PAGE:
After tumbling to a four-month low in recent trading, winter gas prices at the Henry Hub could be oversold judging from a recent market forecast published by S&P Global Platts Analytics.
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On Nov. 16, calendar-month forwards for December, January and February lost 25 to 30 cents, or about 8%, settling at $2.70, $2.86 and $2.85/MMBtu, respectively, data published by S&P Global Platts shows.
On Nov. 17, NYMEX futures prices for the same winter months were trading at similar levels on the Intercontinental Exchange, down another 1 to 2 cents from the prior-day's closing prices.
The precipitous decline in Henry Hub winter gas prices, which have largely traded at over $3/MMBtu since late July, comes as mild winter weather continues to blunt heating demand and as recent supply gains from Appalachia lift US production back toward 90 Bcf/d – its highest since May.
The forward market's focus on near-term fundamentals, and accompanying weakness in the cash market, could be overdone though. According to Platts Analytics, the Southeast will see a significant reduction in supply this winter that's forecast to leave regional storage significantly below last year's season-ending level.
During the upcoming winter months, the Southeast is expected to see modest declines in production compared to winter 2019-20. More critical is an anticipated drop to inbound gas coming from Texas. Combined, the two supply cuts are expected to leave the region net short by over 3 Bcf/d.
Most of the production decline in the Southeast this winter will come offshore fields, which will see output contract by about 300 MMcf/d from November to April, compared to last winter. Onshore declines in production should total just 100 MMcf/d, according to the analytics forecast.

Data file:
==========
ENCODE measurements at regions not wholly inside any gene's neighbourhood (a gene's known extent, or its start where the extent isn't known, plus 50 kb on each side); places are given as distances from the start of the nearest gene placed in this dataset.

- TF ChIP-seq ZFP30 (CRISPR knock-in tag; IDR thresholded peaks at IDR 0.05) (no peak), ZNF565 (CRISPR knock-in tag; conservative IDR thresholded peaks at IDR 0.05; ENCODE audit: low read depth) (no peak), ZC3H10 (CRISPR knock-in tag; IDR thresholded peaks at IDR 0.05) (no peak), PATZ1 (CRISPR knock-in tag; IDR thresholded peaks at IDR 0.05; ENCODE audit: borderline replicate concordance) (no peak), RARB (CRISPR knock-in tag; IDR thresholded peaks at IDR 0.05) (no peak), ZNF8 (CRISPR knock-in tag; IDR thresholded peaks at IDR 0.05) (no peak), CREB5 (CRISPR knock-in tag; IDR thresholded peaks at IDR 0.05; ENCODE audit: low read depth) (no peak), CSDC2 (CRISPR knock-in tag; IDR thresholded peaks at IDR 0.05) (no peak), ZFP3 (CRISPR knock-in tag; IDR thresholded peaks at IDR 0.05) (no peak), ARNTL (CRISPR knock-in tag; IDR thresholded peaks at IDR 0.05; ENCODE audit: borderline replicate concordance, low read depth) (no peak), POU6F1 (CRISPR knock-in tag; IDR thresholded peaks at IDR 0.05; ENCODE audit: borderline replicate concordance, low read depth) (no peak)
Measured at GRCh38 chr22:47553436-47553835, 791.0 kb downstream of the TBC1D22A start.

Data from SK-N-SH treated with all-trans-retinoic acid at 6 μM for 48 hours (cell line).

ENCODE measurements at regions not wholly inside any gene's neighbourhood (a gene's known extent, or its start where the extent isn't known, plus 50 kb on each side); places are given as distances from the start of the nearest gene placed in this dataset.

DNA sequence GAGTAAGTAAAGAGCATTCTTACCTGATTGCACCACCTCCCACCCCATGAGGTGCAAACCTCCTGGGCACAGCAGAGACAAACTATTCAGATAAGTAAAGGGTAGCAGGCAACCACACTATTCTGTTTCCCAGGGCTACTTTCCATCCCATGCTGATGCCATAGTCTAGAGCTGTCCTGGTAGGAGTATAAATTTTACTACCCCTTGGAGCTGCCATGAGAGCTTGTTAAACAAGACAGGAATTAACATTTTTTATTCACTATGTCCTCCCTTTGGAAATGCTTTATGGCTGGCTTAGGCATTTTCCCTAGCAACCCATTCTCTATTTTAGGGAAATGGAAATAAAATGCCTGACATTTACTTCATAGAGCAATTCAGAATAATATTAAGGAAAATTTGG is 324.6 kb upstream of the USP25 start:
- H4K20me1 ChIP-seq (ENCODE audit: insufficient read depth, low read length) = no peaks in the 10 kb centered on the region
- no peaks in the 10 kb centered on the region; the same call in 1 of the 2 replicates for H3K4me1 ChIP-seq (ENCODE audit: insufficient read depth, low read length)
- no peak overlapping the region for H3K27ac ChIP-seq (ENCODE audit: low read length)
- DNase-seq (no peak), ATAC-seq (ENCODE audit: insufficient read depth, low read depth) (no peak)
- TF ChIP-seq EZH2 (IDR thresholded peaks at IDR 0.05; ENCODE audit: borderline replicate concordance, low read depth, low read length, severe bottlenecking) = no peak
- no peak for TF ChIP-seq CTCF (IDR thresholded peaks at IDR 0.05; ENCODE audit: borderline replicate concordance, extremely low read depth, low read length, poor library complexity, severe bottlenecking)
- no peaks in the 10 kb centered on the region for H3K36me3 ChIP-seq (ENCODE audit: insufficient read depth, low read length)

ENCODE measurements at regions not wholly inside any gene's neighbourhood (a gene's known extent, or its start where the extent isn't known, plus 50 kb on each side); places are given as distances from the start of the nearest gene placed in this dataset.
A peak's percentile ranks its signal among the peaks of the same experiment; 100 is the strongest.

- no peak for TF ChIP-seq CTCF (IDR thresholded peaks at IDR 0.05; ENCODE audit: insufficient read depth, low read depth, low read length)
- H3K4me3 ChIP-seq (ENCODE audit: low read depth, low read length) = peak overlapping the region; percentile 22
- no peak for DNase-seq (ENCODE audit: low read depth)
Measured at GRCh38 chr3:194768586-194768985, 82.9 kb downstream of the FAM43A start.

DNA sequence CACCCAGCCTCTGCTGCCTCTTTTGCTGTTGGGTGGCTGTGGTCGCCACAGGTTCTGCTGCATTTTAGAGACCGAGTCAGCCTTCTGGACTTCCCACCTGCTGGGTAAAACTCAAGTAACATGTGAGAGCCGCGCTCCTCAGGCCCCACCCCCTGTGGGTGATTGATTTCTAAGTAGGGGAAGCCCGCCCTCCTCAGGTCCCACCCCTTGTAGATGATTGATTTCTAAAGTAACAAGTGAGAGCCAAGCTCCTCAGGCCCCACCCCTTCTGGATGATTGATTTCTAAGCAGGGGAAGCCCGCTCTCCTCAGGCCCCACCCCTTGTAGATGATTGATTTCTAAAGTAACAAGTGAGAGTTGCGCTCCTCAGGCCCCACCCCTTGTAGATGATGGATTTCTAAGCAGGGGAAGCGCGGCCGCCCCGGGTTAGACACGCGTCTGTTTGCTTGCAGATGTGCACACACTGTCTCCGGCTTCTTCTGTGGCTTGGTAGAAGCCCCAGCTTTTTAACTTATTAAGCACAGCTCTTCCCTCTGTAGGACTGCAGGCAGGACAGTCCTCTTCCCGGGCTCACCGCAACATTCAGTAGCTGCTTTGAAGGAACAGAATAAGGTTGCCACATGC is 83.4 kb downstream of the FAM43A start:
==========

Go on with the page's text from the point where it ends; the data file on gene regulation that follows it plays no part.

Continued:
A much larger decline for the Southeast will come in the form of lower net inflows. Following a more than 2 Bcf/d drop in Permian gas output this year, Texas producers are expected to cut gas transmission to the Southeast region by an average 2.9 Bcf/d from November to March.
This winter's supply cuts in the Southeast could be potentially exacerbated by lower demand.
A key factor in the Platts Analytics forecast is the Henry Hub gas price. At over $3/MMBtu, higher prices should incentivize significant gas-to-coal switching, resulting in a 1.1 Bcf/d drop in generator gas demand this winter compared to last. According to Platts Analytics, that decline should overwhelm an anticipated 850 MMcf/d gain in LNG feedgas demand and smaller seasonal increases in residential-commercial and industrial consumption.
Assuming supply and demand balances in the Southeast trend as forecast, the region could see its current record-high storage level significantly depleted by the end of this withdrawal season.
On Nov. 17, regional storage was estimated at nearly 579 Bcf – just 11 Bcf below the Southeast's record-high-level inventory level of 590 Bcf, recorded in early October, Platts Analytics data shows.
With drawdowns from storage expected to outpace last winter's level by an estimated 900 MMcf/d, inventories could end the withdrawal season below the five-year average and as much as 130 Bcf below last winter's season-ending level.
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